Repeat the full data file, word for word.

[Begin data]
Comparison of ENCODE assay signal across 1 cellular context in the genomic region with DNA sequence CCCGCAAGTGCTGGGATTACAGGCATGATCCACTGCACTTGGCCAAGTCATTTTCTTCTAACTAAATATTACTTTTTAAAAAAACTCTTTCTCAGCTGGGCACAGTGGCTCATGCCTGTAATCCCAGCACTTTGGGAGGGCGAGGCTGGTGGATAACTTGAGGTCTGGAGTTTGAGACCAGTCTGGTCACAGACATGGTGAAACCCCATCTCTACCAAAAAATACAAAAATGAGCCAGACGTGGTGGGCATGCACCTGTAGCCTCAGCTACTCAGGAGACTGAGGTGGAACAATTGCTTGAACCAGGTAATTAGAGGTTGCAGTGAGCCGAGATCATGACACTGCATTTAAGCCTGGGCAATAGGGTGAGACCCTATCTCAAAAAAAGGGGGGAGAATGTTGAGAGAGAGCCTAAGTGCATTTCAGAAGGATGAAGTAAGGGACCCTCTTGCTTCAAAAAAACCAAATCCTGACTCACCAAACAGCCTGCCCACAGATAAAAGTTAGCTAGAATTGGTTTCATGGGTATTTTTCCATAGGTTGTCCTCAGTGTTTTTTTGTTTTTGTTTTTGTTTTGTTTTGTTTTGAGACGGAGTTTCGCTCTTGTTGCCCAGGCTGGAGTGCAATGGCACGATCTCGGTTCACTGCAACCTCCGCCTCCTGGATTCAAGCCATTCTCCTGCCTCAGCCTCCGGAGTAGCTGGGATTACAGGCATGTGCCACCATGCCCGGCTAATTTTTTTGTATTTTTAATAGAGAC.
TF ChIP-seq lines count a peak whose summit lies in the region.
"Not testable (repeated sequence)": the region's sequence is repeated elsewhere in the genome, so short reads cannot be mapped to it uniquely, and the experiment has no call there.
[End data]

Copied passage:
Comparison of ENCODE assay signal across 1 cellular context in the genomic region with DNA sequence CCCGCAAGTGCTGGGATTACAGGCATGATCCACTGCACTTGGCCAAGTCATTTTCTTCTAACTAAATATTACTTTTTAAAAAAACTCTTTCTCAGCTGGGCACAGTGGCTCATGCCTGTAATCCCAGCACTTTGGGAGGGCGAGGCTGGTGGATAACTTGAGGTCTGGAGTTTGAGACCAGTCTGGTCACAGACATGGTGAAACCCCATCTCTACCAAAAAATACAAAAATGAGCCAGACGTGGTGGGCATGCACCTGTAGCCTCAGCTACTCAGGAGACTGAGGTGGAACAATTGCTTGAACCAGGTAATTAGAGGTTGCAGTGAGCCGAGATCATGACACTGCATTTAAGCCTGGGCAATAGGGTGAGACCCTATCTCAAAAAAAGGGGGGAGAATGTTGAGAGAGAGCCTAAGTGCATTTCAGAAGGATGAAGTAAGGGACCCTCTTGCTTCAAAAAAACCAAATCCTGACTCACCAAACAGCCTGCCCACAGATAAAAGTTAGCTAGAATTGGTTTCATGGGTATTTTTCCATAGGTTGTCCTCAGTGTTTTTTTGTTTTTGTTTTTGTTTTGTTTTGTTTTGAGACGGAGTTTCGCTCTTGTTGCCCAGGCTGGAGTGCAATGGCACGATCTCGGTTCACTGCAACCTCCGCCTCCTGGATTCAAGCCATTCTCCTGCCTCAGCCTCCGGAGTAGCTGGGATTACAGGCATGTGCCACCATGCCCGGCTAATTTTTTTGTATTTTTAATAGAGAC.
TF ChIP-seq lines count a peak whose summit lies in the region.
"Not testable (repeated sequence)": the region's sequence is repeated elsewhere in the genome, so short reads cannot be mapped to it uniquely, and the experiment has no call there.